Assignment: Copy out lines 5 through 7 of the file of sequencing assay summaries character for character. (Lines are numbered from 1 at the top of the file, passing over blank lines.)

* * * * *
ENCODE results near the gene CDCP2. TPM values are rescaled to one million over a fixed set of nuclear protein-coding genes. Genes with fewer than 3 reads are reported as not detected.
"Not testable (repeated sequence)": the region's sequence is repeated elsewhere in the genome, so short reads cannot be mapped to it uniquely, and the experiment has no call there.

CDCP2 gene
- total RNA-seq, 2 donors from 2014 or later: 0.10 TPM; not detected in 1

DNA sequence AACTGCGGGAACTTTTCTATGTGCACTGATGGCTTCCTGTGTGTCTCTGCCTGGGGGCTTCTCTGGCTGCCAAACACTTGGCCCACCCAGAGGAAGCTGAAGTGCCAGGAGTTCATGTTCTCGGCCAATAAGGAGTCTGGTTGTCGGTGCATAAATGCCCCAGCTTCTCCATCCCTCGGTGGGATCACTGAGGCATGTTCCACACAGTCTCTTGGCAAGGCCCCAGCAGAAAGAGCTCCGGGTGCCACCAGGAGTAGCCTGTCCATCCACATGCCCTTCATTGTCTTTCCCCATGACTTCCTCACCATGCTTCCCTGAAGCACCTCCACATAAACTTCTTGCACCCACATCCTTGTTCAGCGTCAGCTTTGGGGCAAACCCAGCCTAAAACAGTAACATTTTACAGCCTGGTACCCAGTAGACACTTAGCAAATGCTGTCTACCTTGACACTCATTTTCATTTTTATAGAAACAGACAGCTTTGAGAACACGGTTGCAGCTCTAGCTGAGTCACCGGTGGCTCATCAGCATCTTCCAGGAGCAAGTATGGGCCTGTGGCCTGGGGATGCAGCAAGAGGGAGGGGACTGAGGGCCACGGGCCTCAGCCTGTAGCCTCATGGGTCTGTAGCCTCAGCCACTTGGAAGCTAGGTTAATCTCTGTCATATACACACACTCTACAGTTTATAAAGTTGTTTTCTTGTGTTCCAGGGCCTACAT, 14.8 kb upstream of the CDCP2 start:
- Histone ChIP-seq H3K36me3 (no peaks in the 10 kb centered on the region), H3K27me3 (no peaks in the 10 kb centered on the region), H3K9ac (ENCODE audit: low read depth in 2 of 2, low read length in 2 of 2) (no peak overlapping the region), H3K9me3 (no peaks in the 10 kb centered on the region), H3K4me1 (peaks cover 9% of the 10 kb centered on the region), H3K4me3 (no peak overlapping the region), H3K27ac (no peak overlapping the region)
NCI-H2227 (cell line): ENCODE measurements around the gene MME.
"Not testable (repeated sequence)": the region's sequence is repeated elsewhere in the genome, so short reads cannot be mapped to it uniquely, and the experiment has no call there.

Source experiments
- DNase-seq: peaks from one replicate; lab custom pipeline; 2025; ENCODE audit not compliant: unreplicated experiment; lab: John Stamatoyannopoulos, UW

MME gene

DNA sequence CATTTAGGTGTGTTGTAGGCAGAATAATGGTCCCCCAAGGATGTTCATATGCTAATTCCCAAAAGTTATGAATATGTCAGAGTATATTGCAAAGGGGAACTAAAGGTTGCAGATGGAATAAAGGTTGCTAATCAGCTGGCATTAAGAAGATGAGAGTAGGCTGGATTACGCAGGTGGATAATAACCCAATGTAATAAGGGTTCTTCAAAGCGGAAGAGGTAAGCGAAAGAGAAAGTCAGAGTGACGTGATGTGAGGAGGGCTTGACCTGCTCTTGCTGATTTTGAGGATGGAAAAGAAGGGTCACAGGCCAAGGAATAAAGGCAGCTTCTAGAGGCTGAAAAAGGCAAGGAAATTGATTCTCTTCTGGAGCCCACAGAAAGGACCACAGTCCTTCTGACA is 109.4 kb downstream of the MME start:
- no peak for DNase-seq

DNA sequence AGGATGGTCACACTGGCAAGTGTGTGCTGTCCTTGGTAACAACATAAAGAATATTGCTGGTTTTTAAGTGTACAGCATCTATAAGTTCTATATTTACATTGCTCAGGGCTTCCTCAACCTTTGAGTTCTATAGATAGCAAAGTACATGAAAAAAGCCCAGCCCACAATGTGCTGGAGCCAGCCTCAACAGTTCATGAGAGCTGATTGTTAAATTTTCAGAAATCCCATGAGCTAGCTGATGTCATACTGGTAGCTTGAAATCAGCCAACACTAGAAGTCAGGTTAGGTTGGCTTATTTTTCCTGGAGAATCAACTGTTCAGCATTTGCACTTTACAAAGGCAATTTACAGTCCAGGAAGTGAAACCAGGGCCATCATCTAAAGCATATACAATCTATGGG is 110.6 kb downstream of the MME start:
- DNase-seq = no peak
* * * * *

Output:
DNA sequence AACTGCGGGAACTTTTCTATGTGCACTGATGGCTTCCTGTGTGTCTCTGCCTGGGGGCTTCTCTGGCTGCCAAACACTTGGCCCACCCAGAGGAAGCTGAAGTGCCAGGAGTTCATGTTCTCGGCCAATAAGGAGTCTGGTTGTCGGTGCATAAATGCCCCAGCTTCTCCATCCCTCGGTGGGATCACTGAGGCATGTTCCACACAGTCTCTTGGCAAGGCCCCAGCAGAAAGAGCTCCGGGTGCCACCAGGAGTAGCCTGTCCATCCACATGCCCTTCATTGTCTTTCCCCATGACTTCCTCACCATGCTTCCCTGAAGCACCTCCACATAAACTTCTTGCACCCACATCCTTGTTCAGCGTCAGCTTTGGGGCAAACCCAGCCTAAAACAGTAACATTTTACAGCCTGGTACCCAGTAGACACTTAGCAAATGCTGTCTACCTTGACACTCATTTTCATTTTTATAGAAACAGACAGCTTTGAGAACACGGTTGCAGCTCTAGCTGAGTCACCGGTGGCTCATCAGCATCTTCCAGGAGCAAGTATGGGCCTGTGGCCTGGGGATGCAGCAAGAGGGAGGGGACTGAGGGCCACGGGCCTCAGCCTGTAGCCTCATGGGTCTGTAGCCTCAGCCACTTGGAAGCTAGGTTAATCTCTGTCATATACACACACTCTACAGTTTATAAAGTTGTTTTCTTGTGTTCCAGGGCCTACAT, 14.8 kb upstream of the CDCP2 start:
- Histone ChIP-seq H3K36me3 (no peaks in the 10 kb centered on the region), H3K27me3 (no peaks in the 10 kb centered on the region), H3K9ac (ENCODE audit: low read depth in 2 of 2, low read length in 2 of 2) (no peak overlapping the region), H3K9me3 (no peaks in the 10 kb centered on the region), H3K4me1 (peaks cover 9% of the 10 kb centered on the region), H3K4me3 (no peak overlapping the region), H3K27ac (no peak overlapping the region)
NCI-H2227 (cell line): ENCODE measurements around the gene MME.